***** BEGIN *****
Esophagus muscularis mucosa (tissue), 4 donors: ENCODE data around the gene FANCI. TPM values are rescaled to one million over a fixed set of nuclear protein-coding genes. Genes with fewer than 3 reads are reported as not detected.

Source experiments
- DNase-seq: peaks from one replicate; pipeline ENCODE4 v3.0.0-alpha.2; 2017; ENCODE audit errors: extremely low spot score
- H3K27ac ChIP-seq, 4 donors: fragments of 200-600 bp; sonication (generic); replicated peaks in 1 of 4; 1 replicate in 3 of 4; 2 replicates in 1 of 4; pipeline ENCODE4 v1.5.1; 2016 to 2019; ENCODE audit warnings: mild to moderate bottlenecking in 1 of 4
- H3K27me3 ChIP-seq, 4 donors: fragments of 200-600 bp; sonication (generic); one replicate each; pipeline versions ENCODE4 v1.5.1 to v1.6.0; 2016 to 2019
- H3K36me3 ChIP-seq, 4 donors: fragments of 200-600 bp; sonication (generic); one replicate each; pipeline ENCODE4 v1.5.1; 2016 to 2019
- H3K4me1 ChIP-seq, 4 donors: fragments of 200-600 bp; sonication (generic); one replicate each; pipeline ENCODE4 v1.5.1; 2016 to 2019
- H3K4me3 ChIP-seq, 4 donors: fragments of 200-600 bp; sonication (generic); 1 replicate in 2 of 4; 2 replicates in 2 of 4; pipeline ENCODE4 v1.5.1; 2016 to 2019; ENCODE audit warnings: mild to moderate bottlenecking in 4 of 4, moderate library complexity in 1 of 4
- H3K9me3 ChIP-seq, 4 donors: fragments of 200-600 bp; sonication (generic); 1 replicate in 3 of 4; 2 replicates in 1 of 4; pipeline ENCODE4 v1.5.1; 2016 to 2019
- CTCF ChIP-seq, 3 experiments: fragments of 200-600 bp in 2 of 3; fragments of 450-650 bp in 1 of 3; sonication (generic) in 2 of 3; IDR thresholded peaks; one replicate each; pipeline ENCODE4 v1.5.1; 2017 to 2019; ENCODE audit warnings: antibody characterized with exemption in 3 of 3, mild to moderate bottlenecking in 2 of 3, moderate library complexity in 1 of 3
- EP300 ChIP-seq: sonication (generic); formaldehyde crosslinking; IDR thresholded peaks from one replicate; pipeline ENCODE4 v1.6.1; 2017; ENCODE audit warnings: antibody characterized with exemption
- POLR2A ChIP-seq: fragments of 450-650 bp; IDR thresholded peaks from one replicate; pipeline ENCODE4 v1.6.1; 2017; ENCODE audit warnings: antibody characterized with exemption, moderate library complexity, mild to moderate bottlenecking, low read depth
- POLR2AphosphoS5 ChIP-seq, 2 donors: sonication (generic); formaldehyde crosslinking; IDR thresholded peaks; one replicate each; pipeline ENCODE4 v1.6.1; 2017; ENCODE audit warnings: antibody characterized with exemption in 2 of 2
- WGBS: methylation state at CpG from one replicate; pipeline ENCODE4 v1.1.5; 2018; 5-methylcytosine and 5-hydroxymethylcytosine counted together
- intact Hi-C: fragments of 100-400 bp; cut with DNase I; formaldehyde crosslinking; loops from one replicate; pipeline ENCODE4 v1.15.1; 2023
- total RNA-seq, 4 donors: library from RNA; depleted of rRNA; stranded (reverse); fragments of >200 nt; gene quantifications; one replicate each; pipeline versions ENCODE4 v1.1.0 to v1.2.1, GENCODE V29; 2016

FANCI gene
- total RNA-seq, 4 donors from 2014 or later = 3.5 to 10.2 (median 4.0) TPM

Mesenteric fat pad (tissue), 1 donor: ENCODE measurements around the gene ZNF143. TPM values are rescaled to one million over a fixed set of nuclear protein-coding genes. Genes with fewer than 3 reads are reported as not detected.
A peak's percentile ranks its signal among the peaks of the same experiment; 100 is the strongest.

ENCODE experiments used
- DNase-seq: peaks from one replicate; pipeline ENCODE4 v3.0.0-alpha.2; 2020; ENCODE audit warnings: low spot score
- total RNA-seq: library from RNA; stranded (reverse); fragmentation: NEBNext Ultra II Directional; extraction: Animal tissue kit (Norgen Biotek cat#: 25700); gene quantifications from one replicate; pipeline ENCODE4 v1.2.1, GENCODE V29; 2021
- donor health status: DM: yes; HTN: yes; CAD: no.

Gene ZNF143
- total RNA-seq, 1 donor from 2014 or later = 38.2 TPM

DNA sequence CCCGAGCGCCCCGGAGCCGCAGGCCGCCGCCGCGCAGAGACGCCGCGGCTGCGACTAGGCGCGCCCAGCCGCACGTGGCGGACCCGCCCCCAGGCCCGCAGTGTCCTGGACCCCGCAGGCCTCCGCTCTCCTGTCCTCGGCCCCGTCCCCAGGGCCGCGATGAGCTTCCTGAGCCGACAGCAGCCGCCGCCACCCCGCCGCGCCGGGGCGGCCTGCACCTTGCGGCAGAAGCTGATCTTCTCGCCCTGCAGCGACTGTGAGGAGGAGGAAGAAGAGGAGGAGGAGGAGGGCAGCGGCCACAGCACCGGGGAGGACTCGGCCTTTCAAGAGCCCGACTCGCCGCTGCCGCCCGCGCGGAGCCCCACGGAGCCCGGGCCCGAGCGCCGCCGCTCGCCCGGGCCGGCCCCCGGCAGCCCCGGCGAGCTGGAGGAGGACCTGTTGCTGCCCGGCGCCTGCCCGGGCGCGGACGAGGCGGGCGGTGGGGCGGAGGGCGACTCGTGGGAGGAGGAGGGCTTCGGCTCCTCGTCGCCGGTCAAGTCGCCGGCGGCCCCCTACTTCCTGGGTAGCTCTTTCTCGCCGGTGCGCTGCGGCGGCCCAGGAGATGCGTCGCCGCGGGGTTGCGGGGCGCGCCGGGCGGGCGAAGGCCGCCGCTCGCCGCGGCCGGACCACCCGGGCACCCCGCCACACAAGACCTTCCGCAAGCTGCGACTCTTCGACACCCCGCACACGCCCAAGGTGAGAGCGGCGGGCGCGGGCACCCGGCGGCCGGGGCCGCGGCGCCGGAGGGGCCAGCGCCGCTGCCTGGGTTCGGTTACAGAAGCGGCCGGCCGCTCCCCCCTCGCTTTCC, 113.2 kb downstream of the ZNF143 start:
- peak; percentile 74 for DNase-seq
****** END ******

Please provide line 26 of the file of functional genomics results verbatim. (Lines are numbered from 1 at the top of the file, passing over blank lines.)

- total RNA-seq, 1 donor from 2014 or later = 38.2 TPM